Choosing a direction, I took off down one street, then hung a right at the next, jogging, skidding, almost falling on my ass. Every direction felt wrong.

I didn’t see a single person. No one. Not even a pigeon for fuck’s sake. All I needed was a phone.

With one hand on a pole, I leaned over, trying to catch my breath. To think.

My heart was pounding now, no synch in sight. The song was long gone, the link to Purple-chick disconnected. No one had my back.

I turned in a circle, then another, scanning far and near for anything of value: an ATM, a phone booth, a coffee shop, a diner, any place where I could access the judicial database. Plead my case.

The final warning buzzed.

“Fuck!” My spit froze when it hit the ground.

I hit full blown panic. My heart tripped like the back-bass before the drop. Only this time, the other side was built of misery not ecstasy.

If only I had paid my cell bill. If only my father was still alive, to catch my sorry ass. If only I had lied to Rain, shared her cab. If only Jessica hadn’t called it a drop.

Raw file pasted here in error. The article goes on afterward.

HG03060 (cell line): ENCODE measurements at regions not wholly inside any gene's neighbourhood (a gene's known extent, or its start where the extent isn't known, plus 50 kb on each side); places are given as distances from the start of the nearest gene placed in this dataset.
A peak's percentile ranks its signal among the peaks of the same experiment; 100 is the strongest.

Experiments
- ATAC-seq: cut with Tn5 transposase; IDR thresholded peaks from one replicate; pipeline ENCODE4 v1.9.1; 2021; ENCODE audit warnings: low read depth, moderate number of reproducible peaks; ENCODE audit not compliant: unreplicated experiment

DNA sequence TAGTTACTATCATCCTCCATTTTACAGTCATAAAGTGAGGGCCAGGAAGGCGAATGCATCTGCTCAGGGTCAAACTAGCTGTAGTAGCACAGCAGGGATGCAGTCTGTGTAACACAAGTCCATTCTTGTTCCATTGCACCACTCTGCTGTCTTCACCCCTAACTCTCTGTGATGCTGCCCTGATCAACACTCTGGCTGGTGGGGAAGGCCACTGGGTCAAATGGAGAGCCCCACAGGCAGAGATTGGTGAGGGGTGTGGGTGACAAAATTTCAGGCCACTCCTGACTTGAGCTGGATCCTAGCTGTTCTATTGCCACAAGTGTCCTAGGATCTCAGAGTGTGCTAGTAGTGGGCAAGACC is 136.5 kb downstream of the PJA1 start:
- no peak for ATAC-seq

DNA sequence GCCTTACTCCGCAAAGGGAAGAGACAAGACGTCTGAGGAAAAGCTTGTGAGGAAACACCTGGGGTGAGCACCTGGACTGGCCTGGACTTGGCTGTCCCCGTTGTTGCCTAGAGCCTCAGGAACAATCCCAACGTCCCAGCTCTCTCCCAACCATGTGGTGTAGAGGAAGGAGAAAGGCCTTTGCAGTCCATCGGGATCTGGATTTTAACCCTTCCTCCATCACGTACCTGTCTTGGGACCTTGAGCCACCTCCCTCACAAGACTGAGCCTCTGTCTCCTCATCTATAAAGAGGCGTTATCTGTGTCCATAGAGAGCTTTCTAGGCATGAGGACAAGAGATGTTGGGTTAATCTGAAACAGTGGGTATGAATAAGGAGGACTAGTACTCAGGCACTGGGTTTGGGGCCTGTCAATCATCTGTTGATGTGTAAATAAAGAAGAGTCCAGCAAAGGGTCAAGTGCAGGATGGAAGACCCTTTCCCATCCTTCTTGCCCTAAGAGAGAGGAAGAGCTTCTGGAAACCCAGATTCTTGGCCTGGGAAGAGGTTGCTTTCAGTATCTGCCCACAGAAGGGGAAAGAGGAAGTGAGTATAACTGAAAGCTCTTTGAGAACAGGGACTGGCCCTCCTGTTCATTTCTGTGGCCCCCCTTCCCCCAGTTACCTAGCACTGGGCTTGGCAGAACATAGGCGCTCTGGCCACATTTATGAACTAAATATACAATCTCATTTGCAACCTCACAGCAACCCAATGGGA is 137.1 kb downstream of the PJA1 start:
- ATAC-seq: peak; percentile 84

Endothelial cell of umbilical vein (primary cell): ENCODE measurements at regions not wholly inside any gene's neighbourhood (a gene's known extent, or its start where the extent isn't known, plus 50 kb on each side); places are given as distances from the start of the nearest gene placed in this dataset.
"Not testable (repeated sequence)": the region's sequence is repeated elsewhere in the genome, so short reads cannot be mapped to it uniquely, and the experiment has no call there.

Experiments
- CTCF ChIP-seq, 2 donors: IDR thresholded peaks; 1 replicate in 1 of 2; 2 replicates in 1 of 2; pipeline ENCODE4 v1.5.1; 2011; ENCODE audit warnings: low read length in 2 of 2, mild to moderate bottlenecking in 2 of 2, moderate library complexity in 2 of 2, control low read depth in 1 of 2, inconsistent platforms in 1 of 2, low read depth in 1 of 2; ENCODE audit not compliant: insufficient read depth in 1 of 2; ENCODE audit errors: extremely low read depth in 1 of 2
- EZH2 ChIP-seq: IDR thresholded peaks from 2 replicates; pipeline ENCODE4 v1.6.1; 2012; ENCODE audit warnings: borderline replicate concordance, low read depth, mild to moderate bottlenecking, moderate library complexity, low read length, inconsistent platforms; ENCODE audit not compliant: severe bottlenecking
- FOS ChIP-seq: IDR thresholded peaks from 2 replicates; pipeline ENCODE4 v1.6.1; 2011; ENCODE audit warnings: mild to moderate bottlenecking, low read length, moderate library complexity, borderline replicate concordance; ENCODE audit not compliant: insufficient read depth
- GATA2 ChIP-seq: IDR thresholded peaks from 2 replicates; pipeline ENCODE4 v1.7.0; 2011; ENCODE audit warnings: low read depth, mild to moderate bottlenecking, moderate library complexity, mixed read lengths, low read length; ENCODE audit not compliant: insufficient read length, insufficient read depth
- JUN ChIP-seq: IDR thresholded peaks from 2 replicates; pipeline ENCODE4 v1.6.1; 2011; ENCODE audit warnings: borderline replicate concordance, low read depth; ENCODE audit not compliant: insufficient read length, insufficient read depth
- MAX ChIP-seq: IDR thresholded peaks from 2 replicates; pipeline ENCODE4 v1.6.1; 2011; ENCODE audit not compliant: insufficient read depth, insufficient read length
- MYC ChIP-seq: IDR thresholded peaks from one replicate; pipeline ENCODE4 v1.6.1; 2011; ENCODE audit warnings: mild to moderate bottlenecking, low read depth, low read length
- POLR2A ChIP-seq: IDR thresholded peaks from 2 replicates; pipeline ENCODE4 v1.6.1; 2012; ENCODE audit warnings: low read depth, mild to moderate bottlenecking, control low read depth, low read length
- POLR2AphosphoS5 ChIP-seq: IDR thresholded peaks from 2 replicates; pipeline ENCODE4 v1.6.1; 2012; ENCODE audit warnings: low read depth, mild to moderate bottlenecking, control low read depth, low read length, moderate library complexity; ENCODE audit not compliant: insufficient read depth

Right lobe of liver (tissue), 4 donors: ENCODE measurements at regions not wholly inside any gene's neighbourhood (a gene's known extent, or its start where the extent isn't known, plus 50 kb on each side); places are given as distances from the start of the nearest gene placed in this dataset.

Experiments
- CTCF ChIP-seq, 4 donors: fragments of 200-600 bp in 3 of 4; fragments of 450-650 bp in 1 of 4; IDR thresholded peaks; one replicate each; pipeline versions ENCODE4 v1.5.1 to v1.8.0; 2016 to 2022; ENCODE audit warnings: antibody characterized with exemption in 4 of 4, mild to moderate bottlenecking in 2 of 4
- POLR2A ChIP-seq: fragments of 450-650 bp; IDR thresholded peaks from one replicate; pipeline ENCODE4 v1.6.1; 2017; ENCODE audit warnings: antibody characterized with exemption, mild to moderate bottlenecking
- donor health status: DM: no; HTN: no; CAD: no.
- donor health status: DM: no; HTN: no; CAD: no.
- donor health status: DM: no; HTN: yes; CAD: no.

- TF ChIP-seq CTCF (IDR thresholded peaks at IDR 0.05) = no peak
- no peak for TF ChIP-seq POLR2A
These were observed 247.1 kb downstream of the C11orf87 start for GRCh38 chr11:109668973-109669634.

When you’re panicked, it’s tough as hell to keep any rational sense of time. I figured I was cooked. So I closed my eyes. But when the pain didn’t come, I sat down on the cold curb, and felt the chill seep through my clothes.

I bit my lip. Tasted blood.

The first jolt ripped through my body. I wanted to writhe in pain on the sidewalk, but my body was stuck in shock-rigor. An immobile gift for the cops.

I imagined Rain beside me.

“You’re an asshole,” she said.


She morphed into Jessica, her purple eyes wide with fear. “I’m lost,” she said.

“Take my hand.” I wanted to reach out, but I couldn’t move. My fingers looked nearly white in the cold. Her fingers seemed to shiver around mine, as though they were made of joy, not flesh. Then she touched my hand and I knew in that moment that life existed outside of stimulation, in a place where reality wasn’t lame or boring. Life danced to an irregular rhythm that couldn’t synch to any sample.

She let go.

The judiciary pulse jolted again. I flopped to the pavement, distantly aware that my skull would remind me for a long time after about its current state of squishage.

The parole board must have lived for irony, because the jolt lasted for so long that I welcomed the release. A pants-wetting, please-make-it-stop, urgent need for the end.


Author profile

Suzanne Church lives near Toronto, Ontario with her two teenaged sons. She is a 2011 and 2012 Aurora Award finalist for her short fiction. She writes Science Fiction, Fantasy, and Horror because she enjoys them all and hates to play favorites. When cornered she becomes fiercely Canadian. Her stories have appeared in Cicada and On Spec, and in several anthologies including Chilling Tales: Evil Did I Dwell; Lewd I Did Live and Tesseracts 14.